For many of us around the world – and especially in India and Brazil – Orkut was the introduction to social networking in the early 2000s. Developed by Google employee Orkut Buyukkokten in 2004, Orkut.com at its peak saw 300 million active users on the platform, until it was supplanted by Facebook, and eventually shut down in 2014. Hello Network is Orkut Buyukkokten’s fourth social media venture, and was launched in May 2016 as an app-only platform, with the goal of creating an offbeat social platform where users could explore bonds and friendships with other people. Orkut Buyukkokten at the public launch of Hello in India this week to get some insights on the rollout of his latest project in the country.
“We initially had a plan of getting 100 beta testers on-board for launch in India, but we ended up with 35,000,” said Buyukkokten. “During the beta testing phase, we found out that the Indian audience is more open and welcoming when compared with North American markets like the US. When I look at how the beta testers were using the app, they are not afraid of reaching out to strangers and making friends; they are not afraid of expressing themselves in front of others and on the public platform.”
Orkut.com, he said, once topped the traffic charts in India with more unique visitors than Google.com. But that was more than a decade ago.
“When Orkut.com first launched, it wasn’t built to support hundreds of millions of users,” said Buyukkokten. “So, right after we launched, we ran into certain scalability issues. It took us almost a year to rewrite our infrastructure, architecture so we could handle the traffic.” Hello, he added, has been designed keeping in mind all these limitations and is made to support millions of users. “Hello is a mobile-first network. Being mobile means being instant – at your fingertips,” said Buyukkokten. “In terms of infrastructure, a lot has changed since the era of Orkut. We have services like AWS (Amazon Web Services) and Google Cloud that allow platforms to scale to not just hundreds of thousands, but millions of users.”
And right now, Hello is looking to make its money not through targeted advertising, but rather, in-app spending. “We have a custom virtual currency revenue model. We have something called Hello Coins that users on the platform can use to unlock certain features,” said Buyukkokten. For instance, users can spend their Hello Coins to post anonymously on Hello, which is essentially meant to be a public platform. “By requiring people to use virtual currency to create these ‘Incognito posts’, we ensure that people aren’t doing it too often. It kind of creates a balance between public and private updates,” he added. Buyukkokten is also not completely opposed of advertisements on his platform either. “Later on, we will introduce ads; but when we introduce ads it will be in a way that is beneficial for the users, giving them a positive experience.”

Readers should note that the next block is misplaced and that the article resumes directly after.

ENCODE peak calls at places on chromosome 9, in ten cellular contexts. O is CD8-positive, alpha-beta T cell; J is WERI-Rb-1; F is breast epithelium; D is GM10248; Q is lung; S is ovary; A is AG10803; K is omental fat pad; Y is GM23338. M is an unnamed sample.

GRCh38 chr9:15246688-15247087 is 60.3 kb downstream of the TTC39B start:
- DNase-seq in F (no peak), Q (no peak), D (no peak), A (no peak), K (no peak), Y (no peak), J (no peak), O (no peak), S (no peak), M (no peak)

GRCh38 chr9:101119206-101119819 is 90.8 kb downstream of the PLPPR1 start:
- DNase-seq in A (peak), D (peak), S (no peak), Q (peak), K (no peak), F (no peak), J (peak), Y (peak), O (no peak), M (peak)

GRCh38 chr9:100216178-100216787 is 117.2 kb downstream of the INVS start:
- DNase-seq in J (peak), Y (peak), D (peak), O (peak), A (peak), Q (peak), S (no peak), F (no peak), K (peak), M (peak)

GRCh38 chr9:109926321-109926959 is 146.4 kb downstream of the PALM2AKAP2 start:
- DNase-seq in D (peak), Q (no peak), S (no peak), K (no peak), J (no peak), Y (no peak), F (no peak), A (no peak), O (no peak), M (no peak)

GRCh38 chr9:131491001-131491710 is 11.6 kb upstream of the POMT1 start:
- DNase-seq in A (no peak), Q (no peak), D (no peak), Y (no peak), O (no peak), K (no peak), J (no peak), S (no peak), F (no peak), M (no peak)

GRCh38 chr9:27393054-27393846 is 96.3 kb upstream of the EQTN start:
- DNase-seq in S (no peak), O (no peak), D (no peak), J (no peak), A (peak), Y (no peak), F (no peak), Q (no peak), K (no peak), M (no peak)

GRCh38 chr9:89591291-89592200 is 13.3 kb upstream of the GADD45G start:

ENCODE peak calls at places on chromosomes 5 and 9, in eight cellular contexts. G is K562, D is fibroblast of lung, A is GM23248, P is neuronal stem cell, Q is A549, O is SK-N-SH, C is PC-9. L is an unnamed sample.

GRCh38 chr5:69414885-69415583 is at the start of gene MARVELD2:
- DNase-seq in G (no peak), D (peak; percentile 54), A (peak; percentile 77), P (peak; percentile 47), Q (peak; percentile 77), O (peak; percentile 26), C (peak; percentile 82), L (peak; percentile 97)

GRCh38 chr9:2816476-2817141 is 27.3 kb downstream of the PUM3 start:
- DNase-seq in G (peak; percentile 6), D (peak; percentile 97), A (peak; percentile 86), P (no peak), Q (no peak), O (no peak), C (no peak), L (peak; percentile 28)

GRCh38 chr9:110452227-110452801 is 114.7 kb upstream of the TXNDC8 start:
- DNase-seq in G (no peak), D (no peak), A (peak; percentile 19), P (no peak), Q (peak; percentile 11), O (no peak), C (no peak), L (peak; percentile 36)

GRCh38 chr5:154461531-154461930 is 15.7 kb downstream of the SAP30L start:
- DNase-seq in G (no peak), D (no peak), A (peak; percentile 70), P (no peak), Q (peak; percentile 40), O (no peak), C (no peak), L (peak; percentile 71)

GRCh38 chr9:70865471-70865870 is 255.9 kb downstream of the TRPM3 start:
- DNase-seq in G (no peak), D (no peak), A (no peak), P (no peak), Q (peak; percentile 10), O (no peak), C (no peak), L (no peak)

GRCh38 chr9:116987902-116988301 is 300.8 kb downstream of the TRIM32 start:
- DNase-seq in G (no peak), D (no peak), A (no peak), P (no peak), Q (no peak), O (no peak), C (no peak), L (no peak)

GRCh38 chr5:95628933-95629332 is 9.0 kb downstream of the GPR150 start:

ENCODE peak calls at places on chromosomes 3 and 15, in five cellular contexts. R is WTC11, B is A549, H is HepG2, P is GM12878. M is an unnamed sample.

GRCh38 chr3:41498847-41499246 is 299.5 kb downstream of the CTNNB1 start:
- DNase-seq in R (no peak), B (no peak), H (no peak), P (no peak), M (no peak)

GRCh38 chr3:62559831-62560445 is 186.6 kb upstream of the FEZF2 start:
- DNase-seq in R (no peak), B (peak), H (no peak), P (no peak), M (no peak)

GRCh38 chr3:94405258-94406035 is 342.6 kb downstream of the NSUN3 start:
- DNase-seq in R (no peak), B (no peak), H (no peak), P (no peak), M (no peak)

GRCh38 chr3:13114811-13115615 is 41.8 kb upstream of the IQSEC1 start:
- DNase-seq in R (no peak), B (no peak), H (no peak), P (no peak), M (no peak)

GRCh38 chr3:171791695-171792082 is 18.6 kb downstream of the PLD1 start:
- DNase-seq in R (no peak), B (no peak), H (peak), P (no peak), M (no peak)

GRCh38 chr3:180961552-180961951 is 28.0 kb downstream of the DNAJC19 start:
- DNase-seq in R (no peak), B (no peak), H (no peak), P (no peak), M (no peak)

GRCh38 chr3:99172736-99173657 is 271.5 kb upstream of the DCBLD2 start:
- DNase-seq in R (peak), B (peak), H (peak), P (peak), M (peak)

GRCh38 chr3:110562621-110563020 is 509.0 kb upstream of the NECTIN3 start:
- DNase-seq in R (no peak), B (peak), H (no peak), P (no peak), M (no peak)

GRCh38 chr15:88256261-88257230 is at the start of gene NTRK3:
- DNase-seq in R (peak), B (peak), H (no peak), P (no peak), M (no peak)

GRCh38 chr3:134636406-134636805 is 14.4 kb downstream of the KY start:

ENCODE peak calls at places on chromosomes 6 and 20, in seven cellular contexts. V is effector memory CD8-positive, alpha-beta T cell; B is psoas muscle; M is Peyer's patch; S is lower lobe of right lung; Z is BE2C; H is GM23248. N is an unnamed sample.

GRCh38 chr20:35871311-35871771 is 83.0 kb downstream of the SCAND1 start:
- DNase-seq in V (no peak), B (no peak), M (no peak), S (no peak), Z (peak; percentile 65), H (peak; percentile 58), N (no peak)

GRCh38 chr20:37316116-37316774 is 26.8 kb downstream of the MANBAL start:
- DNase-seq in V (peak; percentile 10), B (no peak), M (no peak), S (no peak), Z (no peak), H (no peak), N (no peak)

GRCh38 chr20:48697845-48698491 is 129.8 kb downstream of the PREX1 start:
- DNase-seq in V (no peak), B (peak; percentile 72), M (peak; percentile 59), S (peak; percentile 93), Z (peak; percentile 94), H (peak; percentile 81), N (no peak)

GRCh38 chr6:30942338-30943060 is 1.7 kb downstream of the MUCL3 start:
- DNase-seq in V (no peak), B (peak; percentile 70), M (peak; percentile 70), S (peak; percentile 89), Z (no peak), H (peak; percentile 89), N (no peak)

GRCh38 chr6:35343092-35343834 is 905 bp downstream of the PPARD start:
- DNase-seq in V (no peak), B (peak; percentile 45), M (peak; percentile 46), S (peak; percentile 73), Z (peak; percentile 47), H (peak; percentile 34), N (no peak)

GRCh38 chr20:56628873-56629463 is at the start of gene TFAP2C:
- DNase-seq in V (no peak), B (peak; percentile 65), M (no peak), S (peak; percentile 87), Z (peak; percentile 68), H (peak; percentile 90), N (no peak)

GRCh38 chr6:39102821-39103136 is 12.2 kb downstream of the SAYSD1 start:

Users can buy 200 Hello Coins for a price of about $1, or roughly Rs. 65, and you can earn coins by using the network. Coins are also used for things like creating communities. The relatively low price might lead to the increased usage of Hello for anonymous posts, something the founder would not want as he aims to create a “positive” network. With anonymity there often arises enemity and hatred, as we have seen on platforms like Secret.
The Hello Network app is a bit different from other social networks out there. During the sign up process, it asks you to choose five different tastes and preferences – called personas – out of more than a hundred. It then helps you match with other people that have similar tastes. Algorithms used by Hello help create clusters of users with similar tastes and help the platform categorise individuals in an organised manner.
“In our lives, we like things to be customised. If you go to the same coffee shop every time, you expect the barista to know your preferences; if you browse your Netflix, you expect it to offer you perfectly customised recommendations,” said Buyukkokten. “Similarly, recommendations on social media are good as long as they give users a positive experience, and are not creepy.” Hello aims to keep preference questions to a minimum.
hello is the first social network built on loves, not likes. I designed hello to help you connect with people who share your passions.
hello connects us all. Think about it: you can say “hello” in any language and people will understand. “Hello” is probably the most widely spoken word in the world after “Okay.” Aló, halo, ʾāllo, alô, hallo, alló, hello. Fear and hatred have no place when you make such a simple and friendly gesture to someone else. So come join me, and make some new friends. Say hello, and love your world.